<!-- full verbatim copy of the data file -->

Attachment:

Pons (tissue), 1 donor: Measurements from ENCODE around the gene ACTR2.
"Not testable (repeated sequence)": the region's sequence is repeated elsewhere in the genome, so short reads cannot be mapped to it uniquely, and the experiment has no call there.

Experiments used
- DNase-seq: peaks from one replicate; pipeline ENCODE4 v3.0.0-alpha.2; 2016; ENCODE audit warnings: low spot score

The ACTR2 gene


Pons (tissue), 1 donor: Measurements from ENCODE around the gene ACTR2.
"Not testable (repeated sequence)": the region's sequence is repeated elsewhere in the genome, so short reads cannot be mapped to it uniquely, and the experiment has no call there.

Experiments used
- DNase-seq: peaks from one replicate; pipeline ENCODE4 v3.0.0-alpha.2; 2016; ENCODE audit warnings: low spot score

The ACTR2 gene